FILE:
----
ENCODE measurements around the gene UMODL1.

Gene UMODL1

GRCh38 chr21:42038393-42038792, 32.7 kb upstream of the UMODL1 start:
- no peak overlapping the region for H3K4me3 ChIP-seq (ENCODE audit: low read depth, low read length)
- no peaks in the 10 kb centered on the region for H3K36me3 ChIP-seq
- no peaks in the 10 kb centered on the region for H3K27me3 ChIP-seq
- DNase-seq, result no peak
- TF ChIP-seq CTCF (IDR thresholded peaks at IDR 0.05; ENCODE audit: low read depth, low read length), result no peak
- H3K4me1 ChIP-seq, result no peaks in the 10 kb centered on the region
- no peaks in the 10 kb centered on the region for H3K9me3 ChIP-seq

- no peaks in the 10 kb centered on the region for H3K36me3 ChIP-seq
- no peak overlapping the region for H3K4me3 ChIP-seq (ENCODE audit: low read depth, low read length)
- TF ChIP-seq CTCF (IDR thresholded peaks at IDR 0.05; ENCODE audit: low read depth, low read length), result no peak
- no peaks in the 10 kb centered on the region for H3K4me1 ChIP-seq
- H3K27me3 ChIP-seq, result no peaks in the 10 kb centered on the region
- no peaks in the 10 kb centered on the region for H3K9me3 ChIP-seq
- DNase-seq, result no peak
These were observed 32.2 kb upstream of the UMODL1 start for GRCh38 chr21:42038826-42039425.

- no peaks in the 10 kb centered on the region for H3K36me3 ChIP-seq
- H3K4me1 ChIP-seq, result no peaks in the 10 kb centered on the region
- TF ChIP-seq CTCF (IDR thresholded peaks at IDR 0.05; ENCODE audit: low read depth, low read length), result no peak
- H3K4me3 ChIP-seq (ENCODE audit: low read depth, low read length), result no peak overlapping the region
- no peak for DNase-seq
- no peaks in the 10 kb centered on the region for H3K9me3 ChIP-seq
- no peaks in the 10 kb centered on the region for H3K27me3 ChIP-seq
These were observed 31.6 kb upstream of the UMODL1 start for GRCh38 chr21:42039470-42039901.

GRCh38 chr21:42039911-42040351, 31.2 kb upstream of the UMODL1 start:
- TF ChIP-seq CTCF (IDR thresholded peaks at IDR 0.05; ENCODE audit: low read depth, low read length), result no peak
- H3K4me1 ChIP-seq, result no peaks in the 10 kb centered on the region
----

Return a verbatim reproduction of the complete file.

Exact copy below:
ENCODE measurements around the gene UMODL1.

Gene UMODL1

GRCh38 chr21:42038393-42038792, 32.7 kb upstream of the UMODL1 start:
- no peak overlapping the region for H3K4me3 ChIP-seq (ENCODE audit: low read depth, low read length)
- no peaks in the 10 kb centered on the region for H3K36me3 ChIP-seq
- no peaks in the 10 kb centered on the region for H3K27me3 ChIP-seq
- DNase-seq, result no peak
- TF ChIP-seq CTCF (IDR thresholded peaks at IDR 0.05; ENCODE audit: low read depth, low read length), result no peak
- H3K4me1 ChIP-seq, result no peaks in the 10 kb centered on the region
- no peaks in the 10 kb centered on the region for H3K9me3 ChIP-seq

- no peaks in the 10 kb centered on the region for H3K36me3 ChIP-seq
- no peak overlapping the region for H3K4me3 ChIP-seq (ENCODE audit: low read depth, low read length)
- TF ChIP-seq CTCF (IDR thresholded peaks at IDR 0.05; ENCODE audit: low read depth, low read length), result no peak
- no peaks in the 10 kb centered on the region for H3K4me1 ChIP-seq
- H3K27me3 ChIP-seq, result no peaks in the 10 kb centered on the region
- no peaks in the 10 kb centered on the region for H3K9me3 ChIP-seq
- DNase-seq, result no peak
These were observed 32.2 kb upstream of the UMODL1 start for GRCh38 chr21:42038826-42039425.

- no peaks in the 10 kb centered on the region for H3K36me3 ChIP-seq
- H3K4me1 ChIP-seq, result no peaks in the 10 kb centered on the region
- TF ChIP-seq CTCF (IDR thresholded peaks at IDR 0.05; ENCODE audit: low read depth, low read length), result no peak
- H3K4me3 ChIP-seq (ENCODE audit: low read depth, low read length), result no peak overlapping the region
- no peak for DNase-seq
- no peaks in the 10 kb centered on the region for H3K9me3 ChIP-seq
- no peaks in the 10 kb centered on the region for H3K27me3 ChIP-seq
These were observed 31.6 kb upstream of the UMODL1 start for GRCh38 chr21:42039470-42039901.

GRCh38 chr21:42039911-42040351, 31.2 kb upstream of the UMODL1 start:
- TF ChIP-seq CTCF (IDR thresholded peaks at IDR 0.05; ENCODE audit: low read depth, low read length), result no peak
- H3K4me1 ChIP-seq, result no peaks in the 10 kb centered on the region